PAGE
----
Aligning with past research on premedical students,12,13premedical women reported significantly higher levels of depressive symptoms and burnout than men at both survey waves in this study. Interaction models assessing whether the association between mental health issues and medical career interest varied by gender indicated that depressive symptoms were associated with greater declines in medical career interest among premedical women compared to men. Although women have only recently surpassed men in medical school admissions in the United States,28 there is evidence from nationally representative data on freshmen at four-year colleges and universities that women have been more likely than men to arrive on college campuses aspiring to careers in medicine since 1994.16The stronger negative association between depressive symptoms and medical career aspirations among women may provide further insight into why roughly similar numbers of men and women apply to American medical schools each year despite women being considerably more likely to report an intention of applying to medical school as college freshmen.29 Past research on women in science, technology, engineering, and mathematics finds that positive relationships with faculty, as well as close relationships with same-sex peers, can help to retain women in these fields.30Consequently, mentor programs that pair premedical women with supportive faculty, or initiatives aimed at cultivating relationships among women enrolled in the same coursework, may help to sustain women’s medical career ambitions in the face of burgeoning mental health issues.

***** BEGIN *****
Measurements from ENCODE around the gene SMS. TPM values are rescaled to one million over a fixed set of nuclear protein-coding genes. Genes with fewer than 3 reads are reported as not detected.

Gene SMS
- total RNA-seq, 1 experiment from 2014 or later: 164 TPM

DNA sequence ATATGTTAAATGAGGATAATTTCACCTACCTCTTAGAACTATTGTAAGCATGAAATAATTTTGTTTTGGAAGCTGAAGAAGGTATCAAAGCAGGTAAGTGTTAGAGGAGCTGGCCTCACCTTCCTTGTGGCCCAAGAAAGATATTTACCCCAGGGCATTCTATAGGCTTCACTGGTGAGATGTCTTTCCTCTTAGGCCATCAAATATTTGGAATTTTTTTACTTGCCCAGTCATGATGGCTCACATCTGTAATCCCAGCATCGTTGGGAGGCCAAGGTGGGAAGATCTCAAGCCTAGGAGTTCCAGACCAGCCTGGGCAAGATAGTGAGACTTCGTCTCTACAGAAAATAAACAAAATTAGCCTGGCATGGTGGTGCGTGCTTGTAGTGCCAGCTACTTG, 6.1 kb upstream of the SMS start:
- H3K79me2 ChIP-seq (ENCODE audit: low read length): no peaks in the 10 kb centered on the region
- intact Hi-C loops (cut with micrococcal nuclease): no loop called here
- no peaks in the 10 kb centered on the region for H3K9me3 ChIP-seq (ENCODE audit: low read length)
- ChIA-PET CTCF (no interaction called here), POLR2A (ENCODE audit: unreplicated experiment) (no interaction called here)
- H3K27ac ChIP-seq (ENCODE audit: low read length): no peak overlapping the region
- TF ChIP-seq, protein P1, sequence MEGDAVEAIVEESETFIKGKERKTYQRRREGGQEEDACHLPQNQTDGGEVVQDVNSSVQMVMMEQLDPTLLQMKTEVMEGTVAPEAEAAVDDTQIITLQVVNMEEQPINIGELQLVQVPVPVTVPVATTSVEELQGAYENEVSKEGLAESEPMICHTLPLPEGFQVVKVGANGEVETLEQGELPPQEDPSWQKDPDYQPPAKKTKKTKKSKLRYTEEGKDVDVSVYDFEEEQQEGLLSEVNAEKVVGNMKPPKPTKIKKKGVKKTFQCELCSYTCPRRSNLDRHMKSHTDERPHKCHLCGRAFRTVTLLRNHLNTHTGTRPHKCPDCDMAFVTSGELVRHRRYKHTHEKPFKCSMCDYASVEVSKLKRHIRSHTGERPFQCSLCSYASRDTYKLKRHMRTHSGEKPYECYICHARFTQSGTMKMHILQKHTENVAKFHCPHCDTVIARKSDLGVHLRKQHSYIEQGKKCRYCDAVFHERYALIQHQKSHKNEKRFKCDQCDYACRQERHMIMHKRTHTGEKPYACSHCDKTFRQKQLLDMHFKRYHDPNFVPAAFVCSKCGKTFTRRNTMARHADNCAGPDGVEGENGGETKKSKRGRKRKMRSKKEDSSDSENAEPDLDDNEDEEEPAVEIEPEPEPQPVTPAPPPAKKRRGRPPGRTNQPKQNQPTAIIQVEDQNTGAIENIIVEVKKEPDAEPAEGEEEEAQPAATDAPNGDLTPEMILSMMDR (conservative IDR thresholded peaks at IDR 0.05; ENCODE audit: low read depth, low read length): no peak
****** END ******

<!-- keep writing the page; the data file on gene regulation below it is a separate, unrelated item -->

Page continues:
Findings from this study should be interpreted in light of several limitations. Most apparent are those stemming from the study’s low response rate and focus on a single research site. In terms of the former, declining response rates are increasingly common in survey research.31,32 Although the honorarium offered to participants was increased to encourage participation; financial limitations ultimately placed a limit on further efforts to incentivize participation. Regarding the latter, the study’s focus on a large state university limits the generalizability of findings to other institutional settings. Indeed, while mental health issues may be associated with declining medical career interest among premeds at large public universities, it is plausible that this relationship may unfold differently at small liberal arts colleges or historically black universities where there are demonstrable differences in demographic composition, class size, and institutional missions. Response bias is another important issue to consider. Because demographic information for the students on the premedical listserv who chose not to participate in the study was not granted by Indiana University, it was not possible to discern whether there were substantive differences between premeds who elected to participate in the study and those who did not. Future studies should focus on research sites where demographic information on the premedical population is more thoroughly documented so statistical analyses can be weighted to account for respondent characteristics that predict selection into the sample.